The Minister of Justice has received the Law Commission’s recommending changes to the law governing the way DNA is used in criminal investigations.
The report, called The Use of DNA in Criminal Investigations – Te Whahamahi I te Ira Tangata I ngā Mātai Taihara, recommends new legislation to address how DNA in criminal investigations is collected, used and stored, while also respecting tikanga Māori and te Tiriti o Waitangi.
Minister of Justice, Kris Faafoi, thanked the Law Commission and all involved for their work on the report and acknowledged the fundamental questions it has raised about the use of DNA in the criminal justice system. The Minister noted that the report would shortly be tabled in Parliament, in keeping with the requirement under the Law Commission Act 1985.
“I take note of the Law Commission’s point that it is 25 years since the Criminal Investigations (Bodily Samples) Act came into force in New Zealand. Developments in technology and scientific advancement over that time have increased considerably the potential ways DNA can be used, which couldn’t have been contemplated when legislation was first passed in 1995,” Kris Faafoi said.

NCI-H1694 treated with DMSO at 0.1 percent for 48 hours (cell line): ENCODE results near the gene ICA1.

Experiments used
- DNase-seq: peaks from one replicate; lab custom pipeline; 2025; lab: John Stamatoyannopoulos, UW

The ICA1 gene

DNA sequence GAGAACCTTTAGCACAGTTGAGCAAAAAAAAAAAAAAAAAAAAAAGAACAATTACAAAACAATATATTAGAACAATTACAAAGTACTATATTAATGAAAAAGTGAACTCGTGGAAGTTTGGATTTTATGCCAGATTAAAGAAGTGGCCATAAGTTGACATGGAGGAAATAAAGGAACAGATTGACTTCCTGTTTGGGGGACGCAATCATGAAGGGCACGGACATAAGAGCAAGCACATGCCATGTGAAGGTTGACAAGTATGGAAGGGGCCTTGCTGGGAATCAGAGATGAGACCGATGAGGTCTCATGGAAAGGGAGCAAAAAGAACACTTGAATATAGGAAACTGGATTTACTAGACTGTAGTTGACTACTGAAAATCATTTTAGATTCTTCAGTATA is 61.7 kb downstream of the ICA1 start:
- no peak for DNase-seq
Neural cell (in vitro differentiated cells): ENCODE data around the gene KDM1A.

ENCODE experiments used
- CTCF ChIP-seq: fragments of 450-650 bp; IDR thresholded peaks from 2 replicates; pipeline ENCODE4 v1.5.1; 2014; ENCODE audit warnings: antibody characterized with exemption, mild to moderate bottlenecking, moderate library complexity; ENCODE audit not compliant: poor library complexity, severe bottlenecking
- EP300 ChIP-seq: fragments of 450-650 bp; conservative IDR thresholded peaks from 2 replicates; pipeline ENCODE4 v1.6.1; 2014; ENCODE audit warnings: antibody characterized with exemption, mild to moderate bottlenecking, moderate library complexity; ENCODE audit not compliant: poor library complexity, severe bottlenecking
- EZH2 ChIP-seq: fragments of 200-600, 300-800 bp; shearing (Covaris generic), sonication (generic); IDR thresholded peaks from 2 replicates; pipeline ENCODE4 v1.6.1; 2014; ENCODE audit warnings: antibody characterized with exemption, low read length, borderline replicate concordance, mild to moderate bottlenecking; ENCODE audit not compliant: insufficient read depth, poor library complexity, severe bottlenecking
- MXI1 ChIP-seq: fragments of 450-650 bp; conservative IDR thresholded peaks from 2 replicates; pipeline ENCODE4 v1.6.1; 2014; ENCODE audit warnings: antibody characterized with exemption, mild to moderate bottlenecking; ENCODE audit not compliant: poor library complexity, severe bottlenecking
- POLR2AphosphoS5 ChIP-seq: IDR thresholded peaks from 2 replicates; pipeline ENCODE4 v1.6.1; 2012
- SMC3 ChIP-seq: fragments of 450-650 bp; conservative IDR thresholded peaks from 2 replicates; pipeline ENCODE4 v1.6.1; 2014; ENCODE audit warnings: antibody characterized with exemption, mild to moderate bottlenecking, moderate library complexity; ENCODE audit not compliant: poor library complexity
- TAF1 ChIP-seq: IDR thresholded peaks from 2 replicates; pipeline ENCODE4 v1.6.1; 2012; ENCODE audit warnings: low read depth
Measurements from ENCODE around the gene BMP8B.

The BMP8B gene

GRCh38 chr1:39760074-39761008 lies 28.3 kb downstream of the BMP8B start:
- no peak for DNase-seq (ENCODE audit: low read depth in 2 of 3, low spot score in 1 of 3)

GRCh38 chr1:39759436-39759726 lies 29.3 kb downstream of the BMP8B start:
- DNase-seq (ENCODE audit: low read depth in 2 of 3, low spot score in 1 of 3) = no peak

“The Government will now consider the report’s 193 recommendations and I look forward to studying them in more detail.”
Among its recommendations, the Law Commission says the Criminal Investigations (Bodily Samples) Act should be replaced with new legislation, and the Commission advises setting up a DNA Oversight Committee to monitor operation of any new DNA regime. Part of the Committee’s role would be to monitor the impact on Māori.